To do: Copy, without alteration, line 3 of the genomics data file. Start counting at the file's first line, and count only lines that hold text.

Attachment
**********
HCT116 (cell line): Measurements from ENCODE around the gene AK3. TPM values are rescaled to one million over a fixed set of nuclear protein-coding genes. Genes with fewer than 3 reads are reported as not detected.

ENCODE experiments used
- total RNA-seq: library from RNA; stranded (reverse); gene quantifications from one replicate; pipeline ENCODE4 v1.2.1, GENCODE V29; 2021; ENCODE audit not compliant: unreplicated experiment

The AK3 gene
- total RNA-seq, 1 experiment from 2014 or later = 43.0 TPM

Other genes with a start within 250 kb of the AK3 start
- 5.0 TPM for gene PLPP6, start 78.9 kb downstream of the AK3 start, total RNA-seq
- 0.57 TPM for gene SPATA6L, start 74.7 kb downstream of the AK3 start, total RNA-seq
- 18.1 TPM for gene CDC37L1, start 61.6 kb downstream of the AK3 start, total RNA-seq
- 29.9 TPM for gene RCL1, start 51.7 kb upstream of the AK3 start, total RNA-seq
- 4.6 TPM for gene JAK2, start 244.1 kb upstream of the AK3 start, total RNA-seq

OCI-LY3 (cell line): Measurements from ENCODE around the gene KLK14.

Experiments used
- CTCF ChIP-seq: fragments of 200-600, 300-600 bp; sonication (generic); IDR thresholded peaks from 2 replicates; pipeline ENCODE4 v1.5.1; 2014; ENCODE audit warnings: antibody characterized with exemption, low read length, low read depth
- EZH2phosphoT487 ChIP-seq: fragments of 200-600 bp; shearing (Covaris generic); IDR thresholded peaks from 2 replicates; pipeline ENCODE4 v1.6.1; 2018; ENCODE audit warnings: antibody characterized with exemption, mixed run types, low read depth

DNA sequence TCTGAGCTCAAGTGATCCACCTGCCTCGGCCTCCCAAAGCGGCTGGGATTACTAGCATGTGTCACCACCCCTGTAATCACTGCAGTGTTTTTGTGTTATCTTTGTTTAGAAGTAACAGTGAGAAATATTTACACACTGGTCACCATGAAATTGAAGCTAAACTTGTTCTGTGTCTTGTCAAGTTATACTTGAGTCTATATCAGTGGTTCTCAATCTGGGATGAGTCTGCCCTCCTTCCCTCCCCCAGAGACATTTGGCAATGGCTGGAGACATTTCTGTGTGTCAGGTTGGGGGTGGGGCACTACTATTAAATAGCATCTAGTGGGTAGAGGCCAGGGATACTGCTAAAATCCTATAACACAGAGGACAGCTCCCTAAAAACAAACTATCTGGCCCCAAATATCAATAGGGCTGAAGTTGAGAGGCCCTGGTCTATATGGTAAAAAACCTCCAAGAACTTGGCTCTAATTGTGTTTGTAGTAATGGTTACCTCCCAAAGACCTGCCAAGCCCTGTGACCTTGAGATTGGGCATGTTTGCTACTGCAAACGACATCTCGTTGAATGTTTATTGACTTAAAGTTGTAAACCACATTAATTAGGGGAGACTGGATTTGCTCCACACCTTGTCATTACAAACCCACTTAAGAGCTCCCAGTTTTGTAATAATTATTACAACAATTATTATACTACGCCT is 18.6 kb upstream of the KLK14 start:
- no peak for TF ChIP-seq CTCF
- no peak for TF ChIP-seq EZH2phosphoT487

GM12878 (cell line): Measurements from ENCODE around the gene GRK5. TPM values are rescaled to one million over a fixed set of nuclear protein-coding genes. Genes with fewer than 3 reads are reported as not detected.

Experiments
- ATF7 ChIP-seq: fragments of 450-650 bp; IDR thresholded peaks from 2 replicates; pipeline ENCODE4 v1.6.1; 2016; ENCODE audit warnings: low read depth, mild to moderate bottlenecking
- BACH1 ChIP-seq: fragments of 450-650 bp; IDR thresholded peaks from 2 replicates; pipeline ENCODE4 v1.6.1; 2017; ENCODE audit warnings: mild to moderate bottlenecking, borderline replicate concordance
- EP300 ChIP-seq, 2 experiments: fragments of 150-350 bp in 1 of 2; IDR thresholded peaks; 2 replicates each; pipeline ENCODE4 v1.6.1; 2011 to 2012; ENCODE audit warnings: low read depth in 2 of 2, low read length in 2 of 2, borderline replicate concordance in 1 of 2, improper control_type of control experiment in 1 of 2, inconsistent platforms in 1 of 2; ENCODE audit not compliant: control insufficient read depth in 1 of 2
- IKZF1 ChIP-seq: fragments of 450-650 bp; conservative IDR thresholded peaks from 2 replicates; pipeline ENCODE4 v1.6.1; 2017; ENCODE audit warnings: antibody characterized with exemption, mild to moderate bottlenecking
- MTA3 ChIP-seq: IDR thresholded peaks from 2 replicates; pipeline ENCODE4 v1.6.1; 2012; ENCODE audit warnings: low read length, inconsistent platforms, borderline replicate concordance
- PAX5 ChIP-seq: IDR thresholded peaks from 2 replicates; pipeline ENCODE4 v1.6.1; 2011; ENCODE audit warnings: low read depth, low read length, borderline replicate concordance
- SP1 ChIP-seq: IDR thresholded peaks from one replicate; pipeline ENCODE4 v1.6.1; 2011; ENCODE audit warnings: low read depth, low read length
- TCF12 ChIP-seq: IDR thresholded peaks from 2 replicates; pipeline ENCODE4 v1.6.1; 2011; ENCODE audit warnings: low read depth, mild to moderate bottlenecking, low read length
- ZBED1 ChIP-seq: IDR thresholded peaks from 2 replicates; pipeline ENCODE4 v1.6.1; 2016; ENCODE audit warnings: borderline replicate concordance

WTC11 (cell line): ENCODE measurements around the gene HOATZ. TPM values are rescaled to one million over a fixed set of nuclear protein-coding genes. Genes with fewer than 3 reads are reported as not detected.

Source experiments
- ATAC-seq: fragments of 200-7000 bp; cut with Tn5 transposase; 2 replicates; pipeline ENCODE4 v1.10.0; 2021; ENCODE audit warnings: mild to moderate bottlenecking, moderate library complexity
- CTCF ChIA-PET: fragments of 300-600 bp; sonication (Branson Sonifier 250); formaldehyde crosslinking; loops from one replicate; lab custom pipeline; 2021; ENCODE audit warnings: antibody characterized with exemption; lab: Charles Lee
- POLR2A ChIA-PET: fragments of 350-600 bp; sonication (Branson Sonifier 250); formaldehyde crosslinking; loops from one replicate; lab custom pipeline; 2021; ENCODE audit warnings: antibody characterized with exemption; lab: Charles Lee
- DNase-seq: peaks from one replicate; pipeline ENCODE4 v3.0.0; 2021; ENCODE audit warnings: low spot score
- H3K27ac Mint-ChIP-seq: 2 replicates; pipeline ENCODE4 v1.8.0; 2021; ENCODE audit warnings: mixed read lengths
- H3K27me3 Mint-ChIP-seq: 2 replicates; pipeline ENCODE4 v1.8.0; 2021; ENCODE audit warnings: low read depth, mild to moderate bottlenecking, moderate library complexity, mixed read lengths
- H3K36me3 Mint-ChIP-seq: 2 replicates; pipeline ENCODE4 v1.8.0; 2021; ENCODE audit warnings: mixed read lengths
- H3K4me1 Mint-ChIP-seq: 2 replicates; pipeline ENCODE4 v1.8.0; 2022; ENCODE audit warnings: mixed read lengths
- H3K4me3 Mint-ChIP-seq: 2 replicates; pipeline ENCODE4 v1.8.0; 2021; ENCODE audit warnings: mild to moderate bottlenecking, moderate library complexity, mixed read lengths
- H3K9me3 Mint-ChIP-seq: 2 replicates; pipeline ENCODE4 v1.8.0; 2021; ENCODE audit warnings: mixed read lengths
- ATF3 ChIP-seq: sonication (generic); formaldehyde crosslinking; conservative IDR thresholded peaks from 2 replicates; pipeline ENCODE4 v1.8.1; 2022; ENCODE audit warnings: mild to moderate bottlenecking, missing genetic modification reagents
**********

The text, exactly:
- total RNA-seq: library from RNA; stranded (reverse); gene quantifications from one replicate; pipeline ENCODE4 v1.2.1, GENCODE V29; 2021; ENCODE audit not compliant: unreplicated experiment